By Michael P. MoynihanPublished Nov. 16, 2017 11:50 p.m.
As millennials age and the economy picks up, cities are getting pricier.
The cost of living in 10 of the 10 most-expensive cities for a first-time homebuyer is higher than the national average.
And the price of a median-priced home in the 10 priciest cities rose more than 25 percent in 2017 compared with 2016, according to data from Zillow.
The cities with the highest price increases are in New York ($25,818), Miami ($23,849), Boston ($21,845), San Francisco ($21.1 million), Chicago ($19,622), Los Angeles ($18,837), and San Diego ($17,074).
While many millennials are moving to the suburbs and cities outside of New York, the city’s median home price is still the second-highest in the country, according a Zillovision report released Tuesday.
The median home value for a home in New Jersey was $328,000 in 2017, a 13 percent increase from 2016.
New York is home to more than a million millennials, who are expected to spend an average of $60,000 per year moving to their homes, according the U.S. Census Bureau.
That is nearly double the $28,000 average annual income of millennials.
New York City’s median property tax bill in 2017 was $1,895, according Zillot.
Its median mortgage payment was $4,865, according Mortgage.com.
The affordability gapBetween the cost of housing and other necessities, millennials are increasingly finding themselves in an increasingly expensive place to live.
The average cost of a home is more than $700,000, according ToTheFuture.com, with more than half of all homebuyers buying in 2017 paying more than the median price, according.
In fact, millennials made up more than 70 percent of all property buyers in 2017.
In some cities, the price is going up even faster than in other places.
The priciest city for first-timers is in the Bay Area, where median home prices in the San Francisco area rose an average 22.9 percent in the first three months of 2017, according RentHop.
The median home for first time buyers in the city is $1.7 million, according ZipRecruiter.
San Francisco’s median price for a two-bedroom home was $924,000.
San Francisco also has the highest cost of healthcare, according data from the Kaiser Family Foundation.
Median healthcare costs were $26,715 in 2017 for a family of four, up from $26.4 in 2016, a 16.7 percent increase.
The cost of child care was also higher in 2017 than it was in 2016.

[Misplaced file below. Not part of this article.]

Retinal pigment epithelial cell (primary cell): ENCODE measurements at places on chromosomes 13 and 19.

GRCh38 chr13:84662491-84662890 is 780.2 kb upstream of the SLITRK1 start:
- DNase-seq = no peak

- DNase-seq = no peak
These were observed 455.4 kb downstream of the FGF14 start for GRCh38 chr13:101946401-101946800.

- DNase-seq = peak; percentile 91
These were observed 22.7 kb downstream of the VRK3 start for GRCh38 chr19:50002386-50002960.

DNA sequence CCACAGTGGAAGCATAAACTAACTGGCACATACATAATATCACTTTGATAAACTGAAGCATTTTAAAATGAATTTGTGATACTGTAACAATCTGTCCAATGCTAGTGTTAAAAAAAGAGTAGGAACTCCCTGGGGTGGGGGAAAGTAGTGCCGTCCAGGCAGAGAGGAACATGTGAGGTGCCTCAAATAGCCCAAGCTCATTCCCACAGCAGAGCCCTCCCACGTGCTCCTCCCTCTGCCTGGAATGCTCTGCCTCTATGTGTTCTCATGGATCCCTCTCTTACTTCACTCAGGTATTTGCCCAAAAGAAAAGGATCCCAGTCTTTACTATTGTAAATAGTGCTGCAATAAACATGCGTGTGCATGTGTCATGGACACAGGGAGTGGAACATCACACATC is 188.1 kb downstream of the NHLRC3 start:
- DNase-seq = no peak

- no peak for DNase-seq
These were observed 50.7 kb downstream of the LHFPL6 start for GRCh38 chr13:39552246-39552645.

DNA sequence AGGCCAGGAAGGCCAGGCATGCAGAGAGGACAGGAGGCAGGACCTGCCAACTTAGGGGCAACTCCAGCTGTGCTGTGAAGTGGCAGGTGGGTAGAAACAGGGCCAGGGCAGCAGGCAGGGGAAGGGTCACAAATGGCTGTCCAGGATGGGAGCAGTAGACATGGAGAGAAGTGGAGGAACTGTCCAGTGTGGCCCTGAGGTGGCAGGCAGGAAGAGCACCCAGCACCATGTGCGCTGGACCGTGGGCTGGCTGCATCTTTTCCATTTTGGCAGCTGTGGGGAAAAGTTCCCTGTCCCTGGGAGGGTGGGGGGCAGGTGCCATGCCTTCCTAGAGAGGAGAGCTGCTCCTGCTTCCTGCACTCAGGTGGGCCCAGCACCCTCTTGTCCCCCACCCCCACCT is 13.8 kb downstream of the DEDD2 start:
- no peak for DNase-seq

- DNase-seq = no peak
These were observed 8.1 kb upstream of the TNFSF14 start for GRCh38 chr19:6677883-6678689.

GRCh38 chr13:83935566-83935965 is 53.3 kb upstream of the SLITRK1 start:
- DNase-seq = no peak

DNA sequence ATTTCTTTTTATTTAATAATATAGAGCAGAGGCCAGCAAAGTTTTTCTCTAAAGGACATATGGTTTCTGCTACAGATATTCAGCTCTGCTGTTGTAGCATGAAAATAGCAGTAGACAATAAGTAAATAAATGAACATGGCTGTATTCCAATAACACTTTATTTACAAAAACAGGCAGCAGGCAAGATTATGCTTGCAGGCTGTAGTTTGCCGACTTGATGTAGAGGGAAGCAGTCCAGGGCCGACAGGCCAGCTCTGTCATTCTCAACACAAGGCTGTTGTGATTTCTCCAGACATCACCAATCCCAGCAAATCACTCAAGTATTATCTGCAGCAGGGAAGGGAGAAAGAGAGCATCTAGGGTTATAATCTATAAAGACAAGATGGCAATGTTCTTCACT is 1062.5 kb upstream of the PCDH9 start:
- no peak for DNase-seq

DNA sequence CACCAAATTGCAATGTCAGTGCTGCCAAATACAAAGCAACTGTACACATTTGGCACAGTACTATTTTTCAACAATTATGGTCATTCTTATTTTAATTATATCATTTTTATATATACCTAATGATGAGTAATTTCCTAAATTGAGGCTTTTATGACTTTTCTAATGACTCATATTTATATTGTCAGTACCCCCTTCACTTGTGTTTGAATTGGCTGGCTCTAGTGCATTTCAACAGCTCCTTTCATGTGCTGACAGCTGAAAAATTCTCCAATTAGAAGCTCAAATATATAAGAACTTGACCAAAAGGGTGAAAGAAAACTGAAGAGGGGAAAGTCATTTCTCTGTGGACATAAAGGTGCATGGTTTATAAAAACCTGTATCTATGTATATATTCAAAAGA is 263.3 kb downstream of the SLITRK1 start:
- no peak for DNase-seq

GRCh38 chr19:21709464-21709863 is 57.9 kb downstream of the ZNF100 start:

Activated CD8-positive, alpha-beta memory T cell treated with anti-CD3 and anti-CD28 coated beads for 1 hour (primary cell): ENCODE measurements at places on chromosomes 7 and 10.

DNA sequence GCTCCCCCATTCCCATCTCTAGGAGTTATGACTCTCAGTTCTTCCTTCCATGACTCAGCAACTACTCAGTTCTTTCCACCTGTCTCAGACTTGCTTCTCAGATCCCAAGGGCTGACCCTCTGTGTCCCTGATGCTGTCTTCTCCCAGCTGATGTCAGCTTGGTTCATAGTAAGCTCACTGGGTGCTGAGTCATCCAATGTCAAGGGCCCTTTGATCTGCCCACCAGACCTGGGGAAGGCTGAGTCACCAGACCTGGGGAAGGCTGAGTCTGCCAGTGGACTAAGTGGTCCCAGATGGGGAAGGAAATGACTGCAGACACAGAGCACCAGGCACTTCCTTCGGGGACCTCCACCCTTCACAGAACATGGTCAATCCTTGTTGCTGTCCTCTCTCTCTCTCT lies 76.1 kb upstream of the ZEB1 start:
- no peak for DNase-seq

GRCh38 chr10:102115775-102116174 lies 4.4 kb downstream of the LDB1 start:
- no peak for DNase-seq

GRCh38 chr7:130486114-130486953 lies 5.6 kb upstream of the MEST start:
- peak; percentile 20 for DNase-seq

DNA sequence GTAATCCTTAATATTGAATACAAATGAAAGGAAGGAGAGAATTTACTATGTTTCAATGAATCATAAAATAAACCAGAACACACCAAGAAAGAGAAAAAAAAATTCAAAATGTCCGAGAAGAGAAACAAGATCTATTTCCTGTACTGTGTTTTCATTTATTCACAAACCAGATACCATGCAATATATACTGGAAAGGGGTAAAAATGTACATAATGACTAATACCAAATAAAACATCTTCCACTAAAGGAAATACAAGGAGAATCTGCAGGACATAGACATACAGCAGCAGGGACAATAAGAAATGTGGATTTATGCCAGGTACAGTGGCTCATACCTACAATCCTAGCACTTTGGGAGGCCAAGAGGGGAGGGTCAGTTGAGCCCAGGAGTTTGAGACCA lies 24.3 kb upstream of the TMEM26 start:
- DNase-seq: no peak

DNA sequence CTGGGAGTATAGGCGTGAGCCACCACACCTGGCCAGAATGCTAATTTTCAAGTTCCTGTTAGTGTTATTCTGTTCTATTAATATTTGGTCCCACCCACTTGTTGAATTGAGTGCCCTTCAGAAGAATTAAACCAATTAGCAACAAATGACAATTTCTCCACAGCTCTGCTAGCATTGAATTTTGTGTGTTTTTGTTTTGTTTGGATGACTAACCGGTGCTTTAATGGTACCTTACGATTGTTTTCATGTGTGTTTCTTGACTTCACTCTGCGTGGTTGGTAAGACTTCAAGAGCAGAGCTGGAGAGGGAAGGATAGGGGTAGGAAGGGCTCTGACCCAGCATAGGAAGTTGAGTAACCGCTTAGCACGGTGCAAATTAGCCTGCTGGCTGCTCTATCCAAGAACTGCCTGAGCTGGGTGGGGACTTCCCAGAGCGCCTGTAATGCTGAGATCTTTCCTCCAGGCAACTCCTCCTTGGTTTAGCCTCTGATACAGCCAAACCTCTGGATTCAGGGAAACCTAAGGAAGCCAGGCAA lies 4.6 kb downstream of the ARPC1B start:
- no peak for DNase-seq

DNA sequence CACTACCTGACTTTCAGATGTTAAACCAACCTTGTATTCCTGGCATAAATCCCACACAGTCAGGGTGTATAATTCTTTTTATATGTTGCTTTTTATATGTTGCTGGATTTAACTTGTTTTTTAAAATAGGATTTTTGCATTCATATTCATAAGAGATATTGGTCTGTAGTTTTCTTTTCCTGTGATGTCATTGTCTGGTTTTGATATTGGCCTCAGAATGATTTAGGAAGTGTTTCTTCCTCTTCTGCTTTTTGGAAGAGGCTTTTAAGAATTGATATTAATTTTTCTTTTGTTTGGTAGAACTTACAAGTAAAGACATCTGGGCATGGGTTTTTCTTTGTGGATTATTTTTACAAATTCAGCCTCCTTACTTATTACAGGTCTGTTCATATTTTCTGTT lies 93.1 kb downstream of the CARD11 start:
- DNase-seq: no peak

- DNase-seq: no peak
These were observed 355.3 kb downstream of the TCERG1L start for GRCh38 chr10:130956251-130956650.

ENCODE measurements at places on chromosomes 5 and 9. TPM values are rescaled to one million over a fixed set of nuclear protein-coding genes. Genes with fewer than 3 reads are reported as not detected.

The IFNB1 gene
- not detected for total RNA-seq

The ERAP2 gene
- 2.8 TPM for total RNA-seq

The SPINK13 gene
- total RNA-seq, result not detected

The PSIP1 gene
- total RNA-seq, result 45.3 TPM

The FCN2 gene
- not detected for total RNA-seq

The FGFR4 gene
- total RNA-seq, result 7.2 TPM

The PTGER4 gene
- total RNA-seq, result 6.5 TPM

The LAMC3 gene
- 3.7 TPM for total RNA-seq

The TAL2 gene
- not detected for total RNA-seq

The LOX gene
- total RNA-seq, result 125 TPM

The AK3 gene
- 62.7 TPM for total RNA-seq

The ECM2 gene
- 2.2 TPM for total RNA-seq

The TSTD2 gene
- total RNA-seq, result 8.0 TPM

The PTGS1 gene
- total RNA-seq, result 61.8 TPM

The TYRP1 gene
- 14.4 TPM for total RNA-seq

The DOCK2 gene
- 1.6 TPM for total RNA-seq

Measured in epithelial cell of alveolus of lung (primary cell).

The most affordable cities for first home buyers are in Los Angeles, New York City, Chicago, Boston, and Washington, D.C., according to Zillowitz.
In Chicago, the median home cost for first times is $2,836, according U.K. property website Realtor.com; a median price of $1 million for a one-bedroom is the highest in the U, according Brickspace.
New Yorkers are paying the most for a $1-million home in D.N.Y., according a survey from Real Estate.com and Zillower.
Chicago has the third-highest median home taxes in the nation, according Realtors.
New Yorkers are the most likely to own a home, according Gallup.
In the last decade, about three-quarters of households headed by first-home buyers are homeowners, according Census Bureau data.
Millennials who were born in the 1970s are buying homes at record rates.
In 2017, the number of first- time home buyers was up by more than 6 percent, according US Census Bureau figures.
Millenials are not the only ones who are moving from the suburbs to cities outside New York.
A study from Zillerist, a real estate firm, found that median prices in 10 cities outside the city increased by 15.7% in 2017 over the previous year.
In New York and Los Angeles alone, there were more than 1.1 billion millennials living outside the metro area in 2017 — a rate that’s up from 1.04 billion in 2016 and 1.01 billion in 2015.
Millennial home prices are up nearly 7 percent in five cities: New York (up 17.7%), San Francisco (up 16.2%), Boston (up 11.6%), Seattle (up 10.2%) and Chicago (up 9.6%).
New York saw the largest price increases, with median prices up 18.2 percent, followed by San Francisco and Los Angles.
In Boston, median prices increased 14.6 percent.
“Millennia-old families are looking to move from the city to the country.
The millennial boom is here and they want to live here,”